Digital Sound System 80
Boom in a
by Jim Bray
major foray into the audio market is a USB-based satellite/subwoofer combination
that cranks out the power and the sound - and thus can be a "sound
investment" for people wanting to up their audio ante.
from the Dutch electronics giant Philips (co-inventor with Sony of the
compact disc standard), the Digital Sound System 80 is an 80 watt, 3 piece
system that handles analog and digital duties with aplomb.
The combo is efficient,
sounds excellent, and is almost loud enough to satisfy one who cut his
teeth listening to The Who. In short, it offers a terrific listening experience
on your PC - and the fact that it's USB-based means many users can now
get by without a sound card and thereby free up an expansion slot inside
the PC for other technological toys.
Of course that's just
the beginning. The DSS lets you customize the sound to your own taste
via a ten band programmable graphic equalizer, so if you like to hear
that blood splatter in your favorite game - or merely prefer the lush
sounds of strings - there's a setting with your name on it.
You can tell the system
pumps out 80 watts, too, and cleanly. I had the subwoofer perched near
my feet and when the sound got hot and heavy I received a gentle massage
from the waves emanating from the beast. So not only was I thankful for
the audio, my feet were grateful for the "ultrasonic therapy"
The DSS features an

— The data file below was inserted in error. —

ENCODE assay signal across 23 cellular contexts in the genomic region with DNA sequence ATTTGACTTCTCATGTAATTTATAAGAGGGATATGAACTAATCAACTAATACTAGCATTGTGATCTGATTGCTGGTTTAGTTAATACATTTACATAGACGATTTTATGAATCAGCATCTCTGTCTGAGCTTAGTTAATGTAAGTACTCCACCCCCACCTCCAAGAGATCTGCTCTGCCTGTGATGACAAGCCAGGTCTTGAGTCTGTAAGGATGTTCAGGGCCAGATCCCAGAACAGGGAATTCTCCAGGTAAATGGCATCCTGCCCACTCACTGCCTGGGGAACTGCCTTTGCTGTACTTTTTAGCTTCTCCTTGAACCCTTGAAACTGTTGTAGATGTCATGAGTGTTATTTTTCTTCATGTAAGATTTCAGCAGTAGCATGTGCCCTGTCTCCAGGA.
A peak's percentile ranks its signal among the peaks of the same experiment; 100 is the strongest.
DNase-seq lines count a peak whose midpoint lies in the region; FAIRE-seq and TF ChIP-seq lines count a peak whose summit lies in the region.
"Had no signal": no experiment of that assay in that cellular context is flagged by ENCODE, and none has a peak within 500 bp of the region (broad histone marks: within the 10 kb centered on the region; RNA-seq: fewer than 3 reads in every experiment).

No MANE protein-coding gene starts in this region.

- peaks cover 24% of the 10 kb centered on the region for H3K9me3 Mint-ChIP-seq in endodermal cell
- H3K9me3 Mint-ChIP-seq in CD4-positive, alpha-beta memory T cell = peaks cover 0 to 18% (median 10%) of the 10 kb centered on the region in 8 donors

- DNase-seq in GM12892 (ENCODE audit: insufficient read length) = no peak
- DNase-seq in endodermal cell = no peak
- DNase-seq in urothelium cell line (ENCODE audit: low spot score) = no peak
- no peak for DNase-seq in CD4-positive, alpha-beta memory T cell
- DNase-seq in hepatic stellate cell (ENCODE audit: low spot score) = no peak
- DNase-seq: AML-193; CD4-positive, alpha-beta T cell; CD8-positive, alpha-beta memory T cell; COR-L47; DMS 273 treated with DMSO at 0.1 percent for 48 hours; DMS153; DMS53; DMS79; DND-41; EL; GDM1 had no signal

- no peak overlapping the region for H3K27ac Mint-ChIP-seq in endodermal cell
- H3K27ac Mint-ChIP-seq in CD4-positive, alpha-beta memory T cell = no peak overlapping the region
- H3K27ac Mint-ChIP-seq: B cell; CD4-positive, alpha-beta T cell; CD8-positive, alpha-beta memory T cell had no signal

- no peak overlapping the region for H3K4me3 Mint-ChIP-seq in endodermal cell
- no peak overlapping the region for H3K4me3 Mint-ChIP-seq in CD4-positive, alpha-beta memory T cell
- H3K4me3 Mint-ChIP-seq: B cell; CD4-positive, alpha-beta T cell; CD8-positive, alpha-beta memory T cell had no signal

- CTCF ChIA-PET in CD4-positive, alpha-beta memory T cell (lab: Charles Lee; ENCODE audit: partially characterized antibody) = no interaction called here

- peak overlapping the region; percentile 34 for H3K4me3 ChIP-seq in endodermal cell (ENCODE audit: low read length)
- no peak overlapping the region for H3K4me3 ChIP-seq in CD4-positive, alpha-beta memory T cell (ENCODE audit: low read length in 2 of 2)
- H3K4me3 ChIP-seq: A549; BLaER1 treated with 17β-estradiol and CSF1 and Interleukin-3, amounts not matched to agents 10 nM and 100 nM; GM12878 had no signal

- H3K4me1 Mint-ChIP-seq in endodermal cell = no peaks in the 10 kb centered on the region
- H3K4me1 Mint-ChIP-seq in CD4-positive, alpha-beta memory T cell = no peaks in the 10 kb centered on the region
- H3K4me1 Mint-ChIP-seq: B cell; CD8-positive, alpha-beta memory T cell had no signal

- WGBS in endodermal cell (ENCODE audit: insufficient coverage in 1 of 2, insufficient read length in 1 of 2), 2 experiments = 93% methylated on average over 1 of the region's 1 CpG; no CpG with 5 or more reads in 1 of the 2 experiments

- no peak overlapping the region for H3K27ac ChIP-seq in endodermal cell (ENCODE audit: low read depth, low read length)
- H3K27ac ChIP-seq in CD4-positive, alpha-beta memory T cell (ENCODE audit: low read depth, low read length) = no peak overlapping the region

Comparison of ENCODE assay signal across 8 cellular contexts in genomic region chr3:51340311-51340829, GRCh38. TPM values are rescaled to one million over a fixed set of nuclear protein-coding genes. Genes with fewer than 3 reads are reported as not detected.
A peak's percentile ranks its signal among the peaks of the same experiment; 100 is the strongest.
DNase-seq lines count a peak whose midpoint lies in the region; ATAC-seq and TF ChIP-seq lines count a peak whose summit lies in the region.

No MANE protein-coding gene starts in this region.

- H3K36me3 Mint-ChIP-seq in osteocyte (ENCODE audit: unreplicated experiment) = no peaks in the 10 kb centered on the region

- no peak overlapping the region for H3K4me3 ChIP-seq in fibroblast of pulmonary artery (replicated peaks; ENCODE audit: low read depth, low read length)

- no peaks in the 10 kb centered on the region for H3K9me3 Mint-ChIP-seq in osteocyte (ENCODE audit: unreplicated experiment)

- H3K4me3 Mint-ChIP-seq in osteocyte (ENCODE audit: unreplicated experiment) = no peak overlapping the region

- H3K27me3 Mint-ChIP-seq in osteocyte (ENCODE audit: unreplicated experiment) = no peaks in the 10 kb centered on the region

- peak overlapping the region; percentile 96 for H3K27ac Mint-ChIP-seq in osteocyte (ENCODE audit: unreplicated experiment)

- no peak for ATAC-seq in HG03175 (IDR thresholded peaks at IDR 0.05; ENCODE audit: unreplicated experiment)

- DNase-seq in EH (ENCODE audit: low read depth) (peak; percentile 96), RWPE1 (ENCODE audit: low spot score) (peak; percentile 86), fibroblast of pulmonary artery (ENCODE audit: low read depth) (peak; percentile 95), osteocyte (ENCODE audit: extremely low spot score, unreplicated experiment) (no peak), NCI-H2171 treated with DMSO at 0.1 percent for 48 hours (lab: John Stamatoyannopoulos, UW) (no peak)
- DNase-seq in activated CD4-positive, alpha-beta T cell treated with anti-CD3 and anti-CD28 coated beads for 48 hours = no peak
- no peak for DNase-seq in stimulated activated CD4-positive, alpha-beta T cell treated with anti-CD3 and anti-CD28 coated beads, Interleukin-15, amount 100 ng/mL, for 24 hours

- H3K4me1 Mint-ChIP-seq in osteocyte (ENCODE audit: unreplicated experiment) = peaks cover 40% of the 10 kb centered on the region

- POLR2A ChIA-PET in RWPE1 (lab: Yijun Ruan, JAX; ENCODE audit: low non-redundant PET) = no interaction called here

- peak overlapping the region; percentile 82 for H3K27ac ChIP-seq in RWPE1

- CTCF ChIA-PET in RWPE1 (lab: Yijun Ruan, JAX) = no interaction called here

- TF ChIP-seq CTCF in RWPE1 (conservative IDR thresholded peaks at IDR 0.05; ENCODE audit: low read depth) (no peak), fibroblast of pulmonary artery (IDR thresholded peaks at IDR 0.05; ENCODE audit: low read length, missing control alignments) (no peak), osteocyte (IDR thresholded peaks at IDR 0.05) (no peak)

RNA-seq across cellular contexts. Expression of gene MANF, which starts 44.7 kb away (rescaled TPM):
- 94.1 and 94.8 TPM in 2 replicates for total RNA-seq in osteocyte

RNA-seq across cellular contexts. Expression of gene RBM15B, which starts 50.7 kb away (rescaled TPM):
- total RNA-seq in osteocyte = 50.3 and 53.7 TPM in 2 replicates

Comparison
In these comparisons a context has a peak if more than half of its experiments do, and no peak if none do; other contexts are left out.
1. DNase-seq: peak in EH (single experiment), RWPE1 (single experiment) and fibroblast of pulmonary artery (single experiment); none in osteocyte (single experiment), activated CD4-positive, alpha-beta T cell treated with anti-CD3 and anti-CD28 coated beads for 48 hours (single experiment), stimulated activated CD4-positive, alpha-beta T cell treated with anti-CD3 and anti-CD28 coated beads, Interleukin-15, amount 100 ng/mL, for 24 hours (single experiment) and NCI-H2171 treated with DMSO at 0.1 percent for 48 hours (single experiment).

onboard DSP (Digital Signal Processor) chip that handles the processing
- which is why chances are you'll be able to dump your sound card. Controls
are adjustable via either software or hardware, and adjusting one affects
The Digital Sound
System's satellite speakers' frequency response is from about 160Hz to
20KHz and the subwoofer takes that down to 40Hz, which is plenty for almost
all real world applications, and better than some home audio systems can
Setup is very easy.
The system is plug and play and an added bonus to that is that it actually
works, as opposed to some plug and play devices that merely say they work
and then force you to mess around with them...
Microsoft claims you
can get 3D surround sound via DirectX, and you can to a point - but it's
no substitute for real rear speakers. On the other hand, not having rear
speakers leaves your desk freer for other junk
The company also says
you can connect the system to your TV or audio system, though I didn't
Using the system with
my PC, I experienced solid low frequencies, with clean midrange and highs.
Microsoft says they give a boost to "selected mid-frequencies"
so vocals are brought more to the "front". I don't know about
that, but I noticed very nice stereo separation, with good width and depth
perception - in all, a very musical performer that didn't seem to favor
any sounds or frequencies over others.
The nice power rating
and terrific "oomph" also comes in handy with explosions and
crashes, so gamers should definitely feel at home.
All in all, the Microsoft
Digital Sound System 80 is my favorite PC audio setup to date. I even
preferred it to a real PC surround, Dolby Digital system because, while
it lacks that other system's multi-channel and multi-format capability
(which I must admit are wonderful assets), the sound quality - and the
resulting standing waves - really knocked off my socks.
Tell us at TechnoFile what YOU think